Since conservatism answers the second question about the possibility of using pressure in order to gain a result of homogeneity positively, its answer to the third question is not difficult to predict; it is, of course, positive. However a conservative vision of society may be judged, it is consistent (this vision is not attractive for a liberal because of the approval of pressure in social relations, as well as arbitrary appointment of lifestyles as better, more legitimate and “more moral”). A conservative wishes to have homogeneous society, assimilated immigrants, curbed “freaks”, silenced iconoclasts, ashamed non-patriots, so he suggests using social pressure to achieve this. On the opposite side of the debate there is, also consistent, left-wing vision. Social democrats, the Greens and other movements of the “new left” simply give different answers to the second and third questions than conservatives. They are, like liberals, against exerting pressure on a human being, for spontaneous society, and as a result they take a step further and openly declare that they wish to live in “colourful” society, very heterogeneous, multicultural, where everyone lives as they please, even if such society would turn out to be a short-lived experiment, a joyful carnival, unstable structure, coming close to a kind of implosion, as a result of which long-forgotten anti-democratic forms would return.

How does liberalism answer the third question? A liberal often functions between two separate worlds and visits both of them from time to time. At the same time, he is a “demoralised libertarian” among serious bourgeois conservatives, as well as a reserved stiff among colourful bohemia who is not embarrassed to tell loutish politically incorrect jokes but is at the same time constantly responsible. Indeed, on one hand, this left-wing vision of “carnival society”, heterogeneous, living on the spur of the moment seems “cool” for them and is naturally attractive for a supporter of freedom. On the other hand, there is this “stiffness”, the feeling of responsibility and playing safe. For the fear of the collapse of such shaky, extremely heterogeneous society, liberalism may be inclined to give a positive answer to the third question along with the conservatives. The society which is deeply divided, as far as cultural patterns, appreciated values and approved behaviours are concerned, is a powder keg. As its heterogeneity deepens, it might reach a certain critical point in this process, after which an outburst of social conflicts will appear, an open war between different various parts of this society being, in fact, kinds of subcultures and their coalitions. If such clash takes place and the conflict is not appeased successfully (which is difficult, as a compromise between contradictory values is impossible and only a return to elusive modus vivendi may be considered), one of the sides will marginalize the other. In this case, the debate about the shape of free society might return to the level of the first question. The winner of the war of cultures may want to use constraint to fully benefit from the fruit of their victory and strengthen it.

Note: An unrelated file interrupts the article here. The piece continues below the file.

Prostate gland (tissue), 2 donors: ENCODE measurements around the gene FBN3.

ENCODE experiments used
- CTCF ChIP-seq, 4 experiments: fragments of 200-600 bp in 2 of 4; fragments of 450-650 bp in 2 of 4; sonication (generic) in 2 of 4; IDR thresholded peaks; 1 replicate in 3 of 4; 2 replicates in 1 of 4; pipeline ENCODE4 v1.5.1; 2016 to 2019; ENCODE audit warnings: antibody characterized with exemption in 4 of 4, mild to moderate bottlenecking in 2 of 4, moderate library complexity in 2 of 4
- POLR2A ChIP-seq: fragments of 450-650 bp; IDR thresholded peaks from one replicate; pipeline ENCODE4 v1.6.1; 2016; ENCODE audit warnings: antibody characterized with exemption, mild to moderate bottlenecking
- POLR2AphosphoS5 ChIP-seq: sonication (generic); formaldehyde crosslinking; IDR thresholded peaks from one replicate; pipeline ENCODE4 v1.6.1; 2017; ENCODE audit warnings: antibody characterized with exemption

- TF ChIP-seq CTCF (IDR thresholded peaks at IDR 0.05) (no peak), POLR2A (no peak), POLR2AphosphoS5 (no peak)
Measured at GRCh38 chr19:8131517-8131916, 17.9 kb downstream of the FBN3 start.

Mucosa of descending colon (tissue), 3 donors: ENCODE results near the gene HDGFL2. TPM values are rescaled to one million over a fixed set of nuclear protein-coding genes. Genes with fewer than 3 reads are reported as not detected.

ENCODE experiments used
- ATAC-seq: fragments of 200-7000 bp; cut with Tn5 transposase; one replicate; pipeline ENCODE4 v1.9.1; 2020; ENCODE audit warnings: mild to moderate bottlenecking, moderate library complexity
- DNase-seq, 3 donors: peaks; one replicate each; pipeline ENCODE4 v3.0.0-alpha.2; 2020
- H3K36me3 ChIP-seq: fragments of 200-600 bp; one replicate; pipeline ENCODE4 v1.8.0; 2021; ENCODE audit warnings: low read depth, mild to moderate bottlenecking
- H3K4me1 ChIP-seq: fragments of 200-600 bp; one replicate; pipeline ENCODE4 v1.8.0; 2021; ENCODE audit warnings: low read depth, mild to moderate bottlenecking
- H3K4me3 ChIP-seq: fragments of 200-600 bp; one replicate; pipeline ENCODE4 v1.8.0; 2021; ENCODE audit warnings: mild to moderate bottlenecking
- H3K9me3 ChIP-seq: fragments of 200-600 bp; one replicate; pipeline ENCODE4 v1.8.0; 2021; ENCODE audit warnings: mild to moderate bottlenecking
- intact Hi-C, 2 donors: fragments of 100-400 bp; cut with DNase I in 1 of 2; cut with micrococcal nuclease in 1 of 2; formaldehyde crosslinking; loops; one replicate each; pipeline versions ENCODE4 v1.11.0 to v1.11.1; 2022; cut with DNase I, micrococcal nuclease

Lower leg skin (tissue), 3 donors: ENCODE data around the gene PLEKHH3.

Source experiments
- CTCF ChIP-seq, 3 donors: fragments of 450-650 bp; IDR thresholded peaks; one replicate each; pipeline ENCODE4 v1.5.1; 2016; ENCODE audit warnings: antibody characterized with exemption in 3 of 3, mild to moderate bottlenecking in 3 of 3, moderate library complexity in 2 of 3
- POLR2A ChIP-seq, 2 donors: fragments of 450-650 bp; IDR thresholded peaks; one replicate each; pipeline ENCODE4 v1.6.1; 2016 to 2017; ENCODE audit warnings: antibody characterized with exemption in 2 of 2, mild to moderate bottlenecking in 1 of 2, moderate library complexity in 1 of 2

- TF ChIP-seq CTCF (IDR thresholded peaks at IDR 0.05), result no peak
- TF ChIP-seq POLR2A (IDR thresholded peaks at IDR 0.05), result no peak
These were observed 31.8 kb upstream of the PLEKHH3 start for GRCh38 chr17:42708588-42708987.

Perhaps, liberalism adopts an ambivalent attitude, and its vision is a free society formally and in reality, formally spontaneous, but in fact spontaneous only to a certain degree? Liberals would wish for people to be free and make choices under the condition that the choices are wise, the ones that would not endanger the stability of liberal-democratic system and free society. However, they differ from conservatives in the fact that they are not ready to accept pressure. Why? Because they differ as far as the assessment of the moral nature and intellectual potential of human beings is concerned (according to conservatives people are bad and foolish, and according to liberals they are good by nature and sagacious). They believe optimistically that the free choice of the majority of society would be wise, that these people, in spite of obvious temptations, would refrain from hedonism, dissolution, prodigality, perversion and revelries, although nobody forces them to do so. In fact, liberals let the matters “take their course”, allowing people to shape the face of the community they live in spontaneously, and hoping that “things will work out”. Of course, they may “face defeat”. Nevertheless, freedom is always involved with a certain decrease in the level of security which is offered by common despotism.

Therefore, a lot of common sense is necessary for liberal society to survive, society that is free, spontaneous and still quite homogeneous.

Tłumaczenie: Monika Mokrosz

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About Piotr Beniuszys

Piotr Beniuszys holds Master’s degree in sociology and political science; his views are to the right in economic issues, to the left in ethical and moral issues – i.e. liberal in both cases; the final chairman of Unia Wolności in Gdańsk, a former member of Democratic Party –

Fredrich Naumann Foundation For The Freedom